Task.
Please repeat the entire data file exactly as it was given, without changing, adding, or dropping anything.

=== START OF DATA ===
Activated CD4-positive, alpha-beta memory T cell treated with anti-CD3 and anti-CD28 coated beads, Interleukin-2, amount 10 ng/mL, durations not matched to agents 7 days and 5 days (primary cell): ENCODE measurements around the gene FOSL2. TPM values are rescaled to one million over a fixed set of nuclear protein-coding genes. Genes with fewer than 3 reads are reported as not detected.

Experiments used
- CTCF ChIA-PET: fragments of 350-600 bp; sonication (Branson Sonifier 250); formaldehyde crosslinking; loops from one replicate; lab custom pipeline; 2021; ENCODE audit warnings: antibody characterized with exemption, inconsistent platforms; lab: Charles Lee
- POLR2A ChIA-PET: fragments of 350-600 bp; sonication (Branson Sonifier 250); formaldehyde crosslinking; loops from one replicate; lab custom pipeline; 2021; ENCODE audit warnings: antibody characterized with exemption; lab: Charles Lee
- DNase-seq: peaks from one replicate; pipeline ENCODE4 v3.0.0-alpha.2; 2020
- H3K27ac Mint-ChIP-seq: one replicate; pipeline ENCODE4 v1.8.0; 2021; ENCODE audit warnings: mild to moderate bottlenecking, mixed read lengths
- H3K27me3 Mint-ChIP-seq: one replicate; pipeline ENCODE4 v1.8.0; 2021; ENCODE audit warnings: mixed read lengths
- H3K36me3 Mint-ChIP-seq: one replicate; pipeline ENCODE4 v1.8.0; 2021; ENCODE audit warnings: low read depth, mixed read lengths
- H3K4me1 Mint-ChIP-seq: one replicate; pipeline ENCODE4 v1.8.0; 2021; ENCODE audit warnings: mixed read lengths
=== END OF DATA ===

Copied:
Activated CD4-positive, alpha-beta memory T cell treated with anti-CD3 and anti-CD28 coated beads, Interleukin-2, amount 10 ng/mL, durations not matched to agents 7 days and 5 days (primary cell): ENCODE measurements around the gene FOSL2. TPM values are rescaled to one million over a fixed set of nuclear protein-coding genes. Genes with fewer than 3 reads are reported as not detected.

Experiments used
- CTCF ChIA-PET: fragments of 350-600 bp; sonication (Branson Sonifier 250); formaldehyde crosslinking; loops from one replicate; lab custom pipeline; 2021; ENCODE audit warnings: antibody characterized with exemption, inconsistent platforms; lab: Charles Lee
- POLR2A ChIA-PET: fragments of 350-600 bp; sonication (Branson Sonifier 250); formaldehyde crosslinking; loops from one replicate; lab custom pipeline; 2021; ENCODE audit warnings: antibody characterized with exemption; lab: Charles Lee
- DNase-seq: peaks from one replicate; pipeline ENCODE4 v3.0.0-alpha.2; 2020
- H3K27ac Mint-ChIP-seq: one replicate; pipeline ENCODE4 v1.8.0; 2021; ENCODE audit warnings: mild to moderate bottlenecking, mixed read lengths
- H3K27me3 Mint-ChIP-seq: one replicate; pipeline ENCODE4 v1.8.0; 2021; ENCODE audit warnings: mixed read lengths
- H3K36me3 Mint-ChIP-seq: one replicate; pipeline ENCODE4 v1.8.0; 2021; ENCODE audit warnings: low read depth, mixed read lengths
- H3K4me1 Mint-ChIP-seq: one replicate; pipeline ENCODE4 v1.8.0; 2021; ENCODE audit warnings: mixed read lengths